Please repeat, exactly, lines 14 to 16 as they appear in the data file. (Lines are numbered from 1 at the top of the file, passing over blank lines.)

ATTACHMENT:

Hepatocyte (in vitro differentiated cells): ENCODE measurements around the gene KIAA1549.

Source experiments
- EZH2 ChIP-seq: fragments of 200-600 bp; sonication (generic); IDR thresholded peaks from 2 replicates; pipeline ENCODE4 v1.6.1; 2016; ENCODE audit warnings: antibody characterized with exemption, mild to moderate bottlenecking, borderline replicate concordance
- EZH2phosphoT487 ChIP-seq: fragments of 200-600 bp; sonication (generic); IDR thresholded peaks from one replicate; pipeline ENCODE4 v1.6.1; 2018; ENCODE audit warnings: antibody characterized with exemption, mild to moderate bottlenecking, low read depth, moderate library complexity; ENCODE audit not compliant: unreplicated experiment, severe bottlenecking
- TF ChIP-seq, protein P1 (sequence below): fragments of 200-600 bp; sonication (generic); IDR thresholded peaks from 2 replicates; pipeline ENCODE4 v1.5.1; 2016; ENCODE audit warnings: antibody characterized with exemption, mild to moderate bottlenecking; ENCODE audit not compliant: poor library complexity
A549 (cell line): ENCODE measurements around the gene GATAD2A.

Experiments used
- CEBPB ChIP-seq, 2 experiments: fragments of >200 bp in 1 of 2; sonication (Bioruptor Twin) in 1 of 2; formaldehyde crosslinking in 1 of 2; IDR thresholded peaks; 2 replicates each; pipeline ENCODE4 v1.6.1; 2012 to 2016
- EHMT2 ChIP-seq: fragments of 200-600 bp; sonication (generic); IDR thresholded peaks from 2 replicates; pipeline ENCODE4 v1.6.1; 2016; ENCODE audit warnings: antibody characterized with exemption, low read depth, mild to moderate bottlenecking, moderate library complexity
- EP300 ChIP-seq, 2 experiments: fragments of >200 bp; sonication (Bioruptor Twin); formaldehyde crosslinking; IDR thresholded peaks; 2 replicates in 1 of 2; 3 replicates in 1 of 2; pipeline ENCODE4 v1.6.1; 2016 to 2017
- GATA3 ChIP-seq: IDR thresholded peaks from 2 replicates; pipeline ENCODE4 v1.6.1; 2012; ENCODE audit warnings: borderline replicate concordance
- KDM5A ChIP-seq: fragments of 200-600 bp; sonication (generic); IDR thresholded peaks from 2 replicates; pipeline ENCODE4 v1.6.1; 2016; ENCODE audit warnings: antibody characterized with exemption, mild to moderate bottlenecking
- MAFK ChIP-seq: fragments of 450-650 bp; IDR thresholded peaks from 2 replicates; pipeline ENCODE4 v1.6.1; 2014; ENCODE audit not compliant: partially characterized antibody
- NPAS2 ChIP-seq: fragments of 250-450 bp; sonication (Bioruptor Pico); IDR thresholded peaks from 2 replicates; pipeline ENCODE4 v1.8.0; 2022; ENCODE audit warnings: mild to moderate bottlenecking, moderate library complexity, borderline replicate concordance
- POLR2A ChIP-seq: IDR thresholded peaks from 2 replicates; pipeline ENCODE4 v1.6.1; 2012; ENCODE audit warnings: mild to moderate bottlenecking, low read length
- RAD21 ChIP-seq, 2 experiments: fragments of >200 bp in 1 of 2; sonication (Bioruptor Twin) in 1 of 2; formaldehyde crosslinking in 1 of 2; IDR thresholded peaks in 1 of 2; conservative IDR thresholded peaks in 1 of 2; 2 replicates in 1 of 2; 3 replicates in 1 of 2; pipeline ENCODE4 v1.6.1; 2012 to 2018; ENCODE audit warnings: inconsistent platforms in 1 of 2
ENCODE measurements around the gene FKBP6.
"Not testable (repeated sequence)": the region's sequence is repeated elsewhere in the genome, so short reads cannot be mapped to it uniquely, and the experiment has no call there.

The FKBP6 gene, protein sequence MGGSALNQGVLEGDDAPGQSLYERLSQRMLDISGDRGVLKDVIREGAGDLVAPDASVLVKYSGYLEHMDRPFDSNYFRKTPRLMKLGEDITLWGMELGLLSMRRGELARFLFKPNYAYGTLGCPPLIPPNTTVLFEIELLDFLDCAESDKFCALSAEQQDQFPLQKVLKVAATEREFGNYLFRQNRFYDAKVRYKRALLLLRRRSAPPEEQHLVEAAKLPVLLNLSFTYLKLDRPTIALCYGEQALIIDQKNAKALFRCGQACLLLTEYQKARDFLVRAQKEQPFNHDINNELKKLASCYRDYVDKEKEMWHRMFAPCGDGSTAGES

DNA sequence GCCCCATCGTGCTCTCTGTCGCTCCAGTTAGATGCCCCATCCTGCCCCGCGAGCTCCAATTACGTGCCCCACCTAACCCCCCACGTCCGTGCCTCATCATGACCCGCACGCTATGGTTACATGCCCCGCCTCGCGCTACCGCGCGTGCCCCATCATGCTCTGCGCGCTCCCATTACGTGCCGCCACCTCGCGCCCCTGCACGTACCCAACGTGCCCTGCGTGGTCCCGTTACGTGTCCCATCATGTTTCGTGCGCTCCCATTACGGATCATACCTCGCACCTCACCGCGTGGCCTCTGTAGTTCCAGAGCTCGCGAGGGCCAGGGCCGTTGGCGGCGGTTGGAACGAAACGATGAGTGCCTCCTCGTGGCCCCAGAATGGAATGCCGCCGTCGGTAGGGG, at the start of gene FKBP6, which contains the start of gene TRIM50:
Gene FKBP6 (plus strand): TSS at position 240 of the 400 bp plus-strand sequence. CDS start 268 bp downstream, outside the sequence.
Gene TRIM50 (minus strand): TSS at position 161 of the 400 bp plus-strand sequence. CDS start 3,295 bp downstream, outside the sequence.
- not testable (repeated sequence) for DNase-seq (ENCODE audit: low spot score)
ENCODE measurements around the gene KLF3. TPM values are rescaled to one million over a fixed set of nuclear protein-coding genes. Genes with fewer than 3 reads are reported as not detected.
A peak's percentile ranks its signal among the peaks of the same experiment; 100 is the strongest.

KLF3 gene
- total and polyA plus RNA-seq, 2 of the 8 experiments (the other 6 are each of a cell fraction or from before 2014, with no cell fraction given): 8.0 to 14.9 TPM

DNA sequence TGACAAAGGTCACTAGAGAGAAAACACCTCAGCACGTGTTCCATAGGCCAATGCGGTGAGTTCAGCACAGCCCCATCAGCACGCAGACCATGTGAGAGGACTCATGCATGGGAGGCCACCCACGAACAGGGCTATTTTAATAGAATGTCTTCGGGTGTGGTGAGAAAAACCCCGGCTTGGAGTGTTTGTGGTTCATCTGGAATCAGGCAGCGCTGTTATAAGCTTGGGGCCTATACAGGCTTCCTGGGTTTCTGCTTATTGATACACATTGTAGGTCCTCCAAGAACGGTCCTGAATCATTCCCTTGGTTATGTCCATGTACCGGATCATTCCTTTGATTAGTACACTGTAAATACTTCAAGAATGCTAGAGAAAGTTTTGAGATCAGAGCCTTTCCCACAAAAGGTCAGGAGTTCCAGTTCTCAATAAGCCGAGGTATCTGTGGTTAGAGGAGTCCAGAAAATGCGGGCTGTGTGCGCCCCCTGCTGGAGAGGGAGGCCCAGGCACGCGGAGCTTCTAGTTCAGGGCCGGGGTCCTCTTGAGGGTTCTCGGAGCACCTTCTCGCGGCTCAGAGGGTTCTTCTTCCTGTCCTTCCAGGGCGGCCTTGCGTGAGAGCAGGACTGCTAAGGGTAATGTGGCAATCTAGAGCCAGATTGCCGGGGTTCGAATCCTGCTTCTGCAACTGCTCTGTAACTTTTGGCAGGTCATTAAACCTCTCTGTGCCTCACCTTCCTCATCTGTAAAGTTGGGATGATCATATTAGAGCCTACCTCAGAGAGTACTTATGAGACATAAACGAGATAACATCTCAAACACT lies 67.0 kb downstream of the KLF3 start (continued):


- NPAS2 ChIP-seq: fragments of 250-450 bp; sonication (Bioruptor Pico); IDR thresholded peaks from 2 replicates; pipeline ENCODE4 v1.8.0; 2022; ENCODE audit warnings: mild to moderate bottlenecking, moderate library complexity, borderline replicate concordance
- POLR2A ChIP-seq: IDR thresholded peaks from 2 replicates; pipeline ENCODE4 v1.6.1; 2012; ENCODE audit warnings: mild to moderate bottlenecking, low read length
- RAD21 ChIP-seq, 2 experiments: fragments of >200 bp in 1 of 2; sonication (Bioruptor Twin) in 1 of 2; formaldehyde crosslinking in 1 of 2; IDR thresholded peaks in 1 of 2; conservative IDR thresholded peaks in 1 of 2; 2 replicates in 1 of 2; 3 replicates in 1 of 2; pipeline ENCODE4 v1.6.1; 2012 to 2018; ENCODE audit warnings: inconsistent platforms in 1 of 2